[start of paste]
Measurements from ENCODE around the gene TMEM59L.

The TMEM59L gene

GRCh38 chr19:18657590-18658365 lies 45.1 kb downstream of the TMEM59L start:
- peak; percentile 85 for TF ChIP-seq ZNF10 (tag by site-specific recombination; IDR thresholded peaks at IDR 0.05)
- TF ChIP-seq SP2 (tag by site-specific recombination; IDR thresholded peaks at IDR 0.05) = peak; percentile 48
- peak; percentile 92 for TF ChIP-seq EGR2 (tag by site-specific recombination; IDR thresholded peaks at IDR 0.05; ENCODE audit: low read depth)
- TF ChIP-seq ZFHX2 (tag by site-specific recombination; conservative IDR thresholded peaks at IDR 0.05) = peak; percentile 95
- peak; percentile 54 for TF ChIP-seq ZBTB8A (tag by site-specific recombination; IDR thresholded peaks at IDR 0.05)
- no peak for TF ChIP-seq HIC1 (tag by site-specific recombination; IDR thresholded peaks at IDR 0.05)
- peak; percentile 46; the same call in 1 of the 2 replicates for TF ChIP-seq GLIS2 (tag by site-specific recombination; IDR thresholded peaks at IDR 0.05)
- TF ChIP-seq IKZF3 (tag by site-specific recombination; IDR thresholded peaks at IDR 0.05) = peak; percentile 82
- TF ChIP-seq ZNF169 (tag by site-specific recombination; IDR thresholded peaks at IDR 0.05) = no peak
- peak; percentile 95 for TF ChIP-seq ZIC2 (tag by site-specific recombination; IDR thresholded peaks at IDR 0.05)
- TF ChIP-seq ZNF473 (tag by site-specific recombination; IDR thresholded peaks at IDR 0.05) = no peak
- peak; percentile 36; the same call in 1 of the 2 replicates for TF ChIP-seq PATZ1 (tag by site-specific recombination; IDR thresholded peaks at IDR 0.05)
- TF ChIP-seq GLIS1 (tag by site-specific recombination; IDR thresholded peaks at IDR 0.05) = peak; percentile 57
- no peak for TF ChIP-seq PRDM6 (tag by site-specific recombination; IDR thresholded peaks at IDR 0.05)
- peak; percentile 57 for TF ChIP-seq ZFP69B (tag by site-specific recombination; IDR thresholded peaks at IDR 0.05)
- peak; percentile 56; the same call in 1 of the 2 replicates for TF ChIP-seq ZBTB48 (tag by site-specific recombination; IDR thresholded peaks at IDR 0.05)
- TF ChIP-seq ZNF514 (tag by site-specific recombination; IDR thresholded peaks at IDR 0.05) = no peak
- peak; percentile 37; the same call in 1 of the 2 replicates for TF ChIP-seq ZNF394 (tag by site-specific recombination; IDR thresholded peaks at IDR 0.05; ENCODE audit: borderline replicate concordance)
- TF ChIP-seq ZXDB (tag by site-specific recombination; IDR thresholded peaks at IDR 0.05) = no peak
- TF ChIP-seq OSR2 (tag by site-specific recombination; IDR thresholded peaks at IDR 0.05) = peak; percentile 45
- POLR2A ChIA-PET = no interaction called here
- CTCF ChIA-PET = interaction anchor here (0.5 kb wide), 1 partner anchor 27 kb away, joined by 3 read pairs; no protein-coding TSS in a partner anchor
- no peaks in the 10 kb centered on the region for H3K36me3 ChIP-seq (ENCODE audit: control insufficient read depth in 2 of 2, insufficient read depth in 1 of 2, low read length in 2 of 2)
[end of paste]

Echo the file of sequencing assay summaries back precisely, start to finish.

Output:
Measurements from ENCODE around the gene TMEM59L.

The TMEM59L gene

GRCh38 chr19:18657590-18658365 lies 45.1 kb downstream of the TMEM59L start:
- peak; percentile 85 for TF ChIP-seq ZNF10 (tag by site-specific recombination; IDR thresholded peaks at IDR 0.05)
- TF ChIP-seq SP2 (tag by site-specific recombination; IDR thresholded peaks at IDR 0.05) = peak; percentile 48
- peak; percentile 92 for TF ChIP-seq EGR2 (tag by site-specific recombination; IDR thresholded peaks at IDR 0.05; ENCODE audit: low read depth)
- TF ChIP-seq ZFHX2 (tag by site-specific recombination; conservative IDR thresholded peaks at IDR 0.05) = peak; percentile 95
- peak; percentile 54 for TF ChIP-seq ZBTB8A (tag by site-specific recombination; IDR thresholded peaks at IDR 0.05)
- no peak for TF ChIP-seq HIC1 (tag by site-specific recombination; IDR thresholded peaks at IDR 0.05)
- peak; percentile 46; the same call in 1 of the 2 replicates for TF ChIP-seq GLIS2 (tag by site-specific recombination; IDR thresholded peaks at IDR 0.05)
- TF ChIP-seq IKZF3 (tag by site-specific recombination; IDR thresholded peaks at IDR 0.05) = peak; percentile 82
- TF ChIP-seq ZNF169 (tag by site-specific recombination; IDR thresholded peaks at IDR 0.05) = no peak
- peak; percentile 95 for TF ChIP-seq ZIC2 (tag by site-specific recombination; IDR thresholded peaks at IDR 0.05)
- TF ChIP-seq ZNF473 (tag by site-specific recombination; IDR thresholded peaks at IDR 0.05) = no peak
- peak; percentile 36; the same call in 1 of the 2 replicates for TF ChIP-seq PATZ1 (tag by site-specific recombination; IDR thresholded peaks at IDR 0.05)
- TF ChIP-seq GLIS1 (tag by site-specific recombination; IDR thresholded peaks at IDR 0.05) = peak; percentile 57
- no peak for TF ChIP-seq PRDM6 (tag by site-specific recombination; IDR thresholded peaks at IDR 0.05)
- peak; percentile 57 for TF ChIP-seq ZFP69B (tag by site-specific recombination; IDR thresholded peaks at IDR 0.05)
- peak; percentile 56; the same call in 1 of the 2 replicates for TF ChIP-seq ZBTB48 (tag by site-specific recombination; IDR thresholded peaks at IDR 0.05)
- TF ChIP-seq ZNF514 (tag by site-specific recombination; IDR thresholded peaks at IDR 0.05) = no peak
- peak; percentile 37; the same call in 1 of the 2 replicates for TF ChIP-seq ZNF394 (tag by site-specific recombination; IDR thresholded peaks at IDR 0.05; ENCODE audit: borderline replicate concordance)
- TF ChIP-seq ZXDB (tag by site-specific recombination; IDR thresholded peaks at IDR 0.05) = no peak
- TF ChIP-seq OSR2 (tag by site-specific recombination; IDR thresholded peaks at IDR 0.05) = peak; percentile 45
- POLR2A ChIA-PET = no interaction called here
- CTCF ChIA-PET = interaction anchor here (0.5 kb wide), 1 partner anchor 27 kb away, joined by 3 read pairs; no protein-coding TSS in a partner anchor
- no peaks in the 10 kb centered on the region for H3K36me3 ChIP-seq (ENCODE audit: control insufficient read depth in 2 of 2, insufficient read depth in 1 of 2, low read length in 2 of 2)